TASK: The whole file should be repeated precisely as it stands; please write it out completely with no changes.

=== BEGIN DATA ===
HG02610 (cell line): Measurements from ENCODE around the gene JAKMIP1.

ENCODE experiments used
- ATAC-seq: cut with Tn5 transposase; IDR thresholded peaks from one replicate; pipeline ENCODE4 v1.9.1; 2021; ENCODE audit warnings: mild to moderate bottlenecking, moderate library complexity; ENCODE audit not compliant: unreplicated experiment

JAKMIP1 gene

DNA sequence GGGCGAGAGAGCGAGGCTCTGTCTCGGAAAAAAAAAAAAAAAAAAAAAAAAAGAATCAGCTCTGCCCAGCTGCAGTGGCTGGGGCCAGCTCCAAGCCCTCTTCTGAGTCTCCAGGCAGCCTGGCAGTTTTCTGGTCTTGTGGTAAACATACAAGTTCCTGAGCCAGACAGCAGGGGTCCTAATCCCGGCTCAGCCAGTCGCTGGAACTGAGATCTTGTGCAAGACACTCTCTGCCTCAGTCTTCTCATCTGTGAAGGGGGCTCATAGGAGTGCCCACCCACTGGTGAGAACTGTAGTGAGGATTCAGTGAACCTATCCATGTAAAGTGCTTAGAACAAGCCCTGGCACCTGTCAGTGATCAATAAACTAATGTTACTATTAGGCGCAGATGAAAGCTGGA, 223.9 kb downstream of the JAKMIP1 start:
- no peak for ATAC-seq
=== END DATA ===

HG02610 (cell line): Measurements from ENCODE around the gene JAKMIP1.

ENCODE experiments used
- ATAC-seq: cut with Tn5 transposase; IDR thresholded peaks from one replicate; pipeline ENCODE4 v1.9.1; 2021; ENCODE audit warnings: mild to moderate bottlenecking, moderate library complexity; ENCODE audit not compliant: unreplicated experiment

JAKMIP1 gene

DNA sequence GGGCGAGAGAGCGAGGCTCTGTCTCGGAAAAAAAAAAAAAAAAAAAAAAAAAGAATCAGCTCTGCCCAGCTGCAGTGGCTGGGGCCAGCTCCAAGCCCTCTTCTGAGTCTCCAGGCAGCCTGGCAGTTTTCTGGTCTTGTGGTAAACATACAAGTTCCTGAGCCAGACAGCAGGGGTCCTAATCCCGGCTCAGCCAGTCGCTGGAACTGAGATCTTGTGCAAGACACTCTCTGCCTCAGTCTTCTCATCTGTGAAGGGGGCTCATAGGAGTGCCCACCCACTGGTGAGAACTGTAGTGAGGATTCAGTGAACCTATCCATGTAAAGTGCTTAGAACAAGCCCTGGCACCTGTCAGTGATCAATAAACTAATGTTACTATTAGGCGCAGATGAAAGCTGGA, 223.9 kb downstream of the JAKMIP1 start:
- no peak for ATAC-seq